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review 2018-02-27 02:02
The Virago Book Of Women Gardeners
The Virago Book Of Women Gardeners - Deborah Kellaway

This started out as a 5 star read for me, but as with any anthology, some of the writing bogged me down, made my eyes glaze, and skimming was taking place.  Especially those excepts that ran more like garden inventories; I loved reading about new plants, but there are only so many latin botanical names one can read in a row before it all starts looking like Lorem ipsum dolor sit amet...


Most of it was great though, if you're a gardener.  It's a collection of excerpts, essays, diary entries, even a little poetry here and there, written by women known for their mad gardening skills and wickedly green thumbs throughout history.  It's all non-fiction, and the book bursts with suggestions for plants; mostly oriented to the UK, with a little USA thrown in.  I did a LOT of googling while I read, and most of the plants that caught my eye are available in some form or another here in Australia, the country with draconian import laws, so despite the bias in the book, there should be something for every gardener here.


Also, the cover is gorgeous.

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review 2018-01-27 10:07
The Bee Friendly Garden: Easy Ways to Help the Bees and Make Your Garden Grow
The Bee Friendly Garden: Easy Ways to Help the Bees and Make Your Garden Grow - Doug Purdie

I think I mentioned in a post just after Christmas that MT got me bees for Christmas.  An old schoolmate of his runs a beehive management business, and either Tuesday or Wednesday next week, after dark, he's delivering our hives to us.  MT has decreed that all the bees will be named Barry.  I've pointed out that all the worker bees are female, which temporarily stumped him.  I'm sure by the time I finish this review he'll have rallied.  Stay tuned.


Anyway, my garden is pretty close to jungle status as is, but I'm always looking for excuses to plant new things, and our bees need to feel welcomed.  But I know not all flowers are bee friendly (size, shape, and whether or not they make pollen/nectar), so I wanted a list of particular plants the bees would love.  Our bee guy recommended this book, and MT bought it for me for my birthday, and I guilted him into giving it to me a day early, because he also gave me this cold.


The Bee guy did not steer me wrong.  This is a great book for anyone who just wants to attract more bees to their garden.  It's a tiny bit preachy - he's (rightfully) passionate about NOT spraying your garden - but there's a lot of compelling reason to preach it.  Without bees we can kiss about 80% of our food goodbye and bees are in serious decline world wide.  


The Bee Friendly Garden is strongly geared toward Australia, primarily in the chapters where he discusses native bees (some of which are SO cool), but more than half the book would be useful to anyone, as a lot of the suggestions are geared toward the European honey bee and the plant lists are almost universal in their availability.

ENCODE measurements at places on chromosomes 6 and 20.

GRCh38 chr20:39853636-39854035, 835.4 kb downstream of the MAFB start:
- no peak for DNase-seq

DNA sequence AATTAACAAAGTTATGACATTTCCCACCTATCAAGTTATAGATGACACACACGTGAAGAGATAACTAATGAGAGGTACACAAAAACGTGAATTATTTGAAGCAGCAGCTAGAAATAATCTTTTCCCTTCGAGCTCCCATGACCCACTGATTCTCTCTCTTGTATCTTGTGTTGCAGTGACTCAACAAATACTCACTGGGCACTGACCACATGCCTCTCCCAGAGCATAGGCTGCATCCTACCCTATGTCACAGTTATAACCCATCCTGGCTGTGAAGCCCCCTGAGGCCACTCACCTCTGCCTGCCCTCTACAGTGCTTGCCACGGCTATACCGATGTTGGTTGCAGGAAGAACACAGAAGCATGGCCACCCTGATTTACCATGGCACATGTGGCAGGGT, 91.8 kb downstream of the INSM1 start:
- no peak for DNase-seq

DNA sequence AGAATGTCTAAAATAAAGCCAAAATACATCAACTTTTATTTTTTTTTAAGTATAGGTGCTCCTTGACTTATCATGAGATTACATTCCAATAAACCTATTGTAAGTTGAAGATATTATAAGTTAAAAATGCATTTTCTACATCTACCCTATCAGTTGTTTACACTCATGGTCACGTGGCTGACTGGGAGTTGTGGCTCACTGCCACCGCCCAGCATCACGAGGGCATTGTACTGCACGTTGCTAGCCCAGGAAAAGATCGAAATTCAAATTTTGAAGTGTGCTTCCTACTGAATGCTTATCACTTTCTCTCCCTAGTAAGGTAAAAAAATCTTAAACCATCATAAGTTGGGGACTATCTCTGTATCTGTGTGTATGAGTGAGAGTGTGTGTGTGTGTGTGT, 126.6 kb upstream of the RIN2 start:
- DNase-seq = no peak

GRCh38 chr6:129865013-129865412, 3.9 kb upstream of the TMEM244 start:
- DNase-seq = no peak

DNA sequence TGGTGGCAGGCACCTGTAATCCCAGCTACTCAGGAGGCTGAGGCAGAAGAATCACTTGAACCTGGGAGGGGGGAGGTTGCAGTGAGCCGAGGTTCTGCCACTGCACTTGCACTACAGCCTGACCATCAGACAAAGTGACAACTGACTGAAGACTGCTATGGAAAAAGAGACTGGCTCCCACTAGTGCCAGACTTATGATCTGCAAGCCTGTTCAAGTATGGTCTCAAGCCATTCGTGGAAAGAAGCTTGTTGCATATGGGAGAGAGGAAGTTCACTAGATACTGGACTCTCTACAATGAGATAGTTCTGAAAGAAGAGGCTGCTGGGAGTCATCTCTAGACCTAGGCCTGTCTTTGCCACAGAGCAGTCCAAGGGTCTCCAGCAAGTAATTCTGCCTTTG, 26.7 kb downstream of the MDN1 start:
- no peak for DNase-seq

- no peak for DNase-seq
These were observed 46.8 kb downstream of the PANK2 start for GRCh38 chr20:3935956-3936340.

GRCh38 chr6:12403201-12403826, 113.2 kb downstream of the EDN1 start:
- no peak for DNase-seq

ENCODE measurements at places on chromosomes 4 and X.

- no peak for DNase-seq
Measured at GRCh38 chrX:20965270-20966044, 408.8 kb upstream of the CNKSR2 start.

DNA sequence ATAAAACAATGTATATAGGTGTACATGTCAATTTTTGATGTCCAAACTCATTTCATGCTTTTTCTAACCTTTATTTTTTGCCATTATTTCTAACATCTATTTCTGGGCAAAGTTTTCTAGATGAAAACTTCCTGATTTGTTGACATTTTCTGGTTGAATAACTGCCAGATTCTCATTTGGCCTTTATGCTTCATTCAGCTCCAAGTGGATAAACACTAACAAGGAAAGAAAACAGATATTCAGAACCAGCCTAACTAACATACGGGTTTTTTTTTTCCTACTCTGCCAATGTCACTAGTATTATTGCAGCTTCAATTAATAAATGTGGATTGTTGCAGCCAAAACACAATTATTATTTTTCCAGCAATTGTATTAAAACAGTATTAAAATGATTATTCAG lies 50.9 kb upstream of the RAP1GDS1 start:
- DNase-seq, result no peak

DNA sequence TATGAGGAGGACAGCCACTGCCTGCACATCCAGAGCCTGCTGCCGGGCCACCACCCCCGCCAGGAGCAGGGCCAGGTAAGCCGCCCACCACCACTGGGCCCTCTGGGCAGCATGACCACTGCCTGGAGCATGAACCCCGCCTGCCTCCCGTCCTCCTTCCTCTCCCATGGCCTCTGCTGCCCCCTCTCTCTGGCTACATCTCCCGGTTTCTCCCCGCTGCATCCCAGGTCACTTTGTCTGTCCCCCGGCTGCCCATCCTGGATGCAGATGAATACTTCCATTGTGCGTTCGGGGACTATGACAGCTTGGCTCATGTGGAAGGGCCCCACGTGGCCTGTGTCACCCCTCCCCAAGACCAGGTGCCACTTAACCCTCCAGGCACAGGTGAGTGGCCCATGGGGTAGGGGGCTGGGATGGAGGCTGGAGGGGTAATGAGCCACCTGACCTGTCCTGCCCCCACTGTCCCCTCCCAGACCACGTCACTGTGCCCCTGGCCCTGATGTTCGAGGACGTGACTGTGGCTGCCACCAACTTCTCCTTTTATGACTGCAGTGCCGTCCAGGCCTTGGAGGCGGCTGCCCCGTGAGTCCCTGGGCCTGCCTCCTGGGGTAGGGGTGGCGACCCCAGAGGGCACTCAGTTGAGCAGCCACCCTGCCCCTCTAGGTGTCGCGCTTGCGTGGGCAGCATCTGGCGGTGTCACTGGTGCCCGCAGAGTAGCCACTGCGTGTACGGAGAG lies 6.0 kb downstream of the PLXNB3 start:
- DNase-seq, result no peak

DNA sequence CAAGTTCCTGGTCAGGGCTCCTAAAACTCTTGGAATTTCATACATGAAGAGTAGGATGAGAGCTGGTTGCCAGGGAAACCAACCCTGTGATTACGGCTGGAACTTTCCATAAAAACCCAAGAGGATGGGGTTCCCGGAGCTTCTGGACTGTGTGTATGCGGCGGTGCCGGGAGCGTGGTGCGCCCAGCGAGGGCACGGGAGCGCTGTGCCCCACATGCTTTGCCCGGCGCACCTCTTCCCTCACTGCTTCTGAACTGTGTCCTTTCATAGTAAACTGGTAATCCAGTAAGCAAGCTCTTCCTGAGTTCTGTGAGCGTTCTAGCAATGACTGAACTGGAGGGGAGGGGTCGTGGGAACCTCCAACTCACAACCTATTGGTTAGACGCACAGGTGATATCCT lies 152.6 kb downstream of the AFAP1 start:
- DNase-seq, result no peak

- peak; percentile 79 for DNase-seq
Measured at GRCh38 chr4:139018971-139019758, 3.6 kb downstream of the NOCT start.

I now have a list of plants to look for at the nursery.  Now I just have to find a place to put them.  


Update:  MT has named all the bees Betty.

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review 2018-01-26 10:41
Nature's Ways: lore, legend, fact and fiction
Nature's Ways: Lore, Legend, Fact and Fiction - Ruth Binney

MT caught a cold and shared it with me, so I'm short on attention span and long on grumpiness at the moment (and on a 3 day weekend too!, she wails), so I'm clearing out the books from my TBR that are 'easy'; bite sized chunks of fact rather than narratives that require more than 2 consecutive minutes of concentration.


Nature's Way is just such a book.  1 page of small nuggets, each relating to an animal, plant, health, superstition, etc.  Each one covers more myth, legend and lore than fact, but they're interesting, even if not likely to be useful even on the odd Trivial Pursuit game night.


Easy to flick through, put down, and pick up, it's perfect for those times when you're brain is too busy mustering up an immune response to focus on anything ... else.

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review 2018-01-17 10:02
The Plant Hunters: The Adventures of the World's Greatest Botanical Explorers
The Plant Hunters: The Adventures of the World's Greatest Botanical Explorers - Carolyn Fry

First - this is a gorgeous book.  Generously and fabulously illustrated, at least half the pages are eye candy.


Second - it's really well researched, although it does lack a citation / notes section at the end, an unfortunate oversight.


Also unfortunate is the writing.  It's dry.  So, so dry.  Think academic history text dry.  If I had to guess, I'd say it's a case of severe editing; trying to pack huge chunks of history into small 1-2 page sections.  The result is a litany of names and dates guaranteed to make the most interested eyes droop.   


Luckily, the illustrations go a long way towards perking up a reader's attention.

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review 2014-12-31 03:11
Small Space Organics: Creating sustainable, edible gardens
Small Space Organics - Josh Byrne

A very comprehensive (very) overview of creating a sustainable, edible garden that strives to be carbon and water usage neutral.  Lots of great information here that would apply to any gardener anywhere (finally, I found easy-to-understand pruning information) although the charts for growing times and harvest times would be useless to anyone not living in the Southern Hemisphere.


My only complaint is that while the book had lots of great full-colour photographs, it didn't have any of the completed project as a whole.  I really wanted to see the big picture - including the outdoor bathroom!


Will be handy reference as I continue to experiment.

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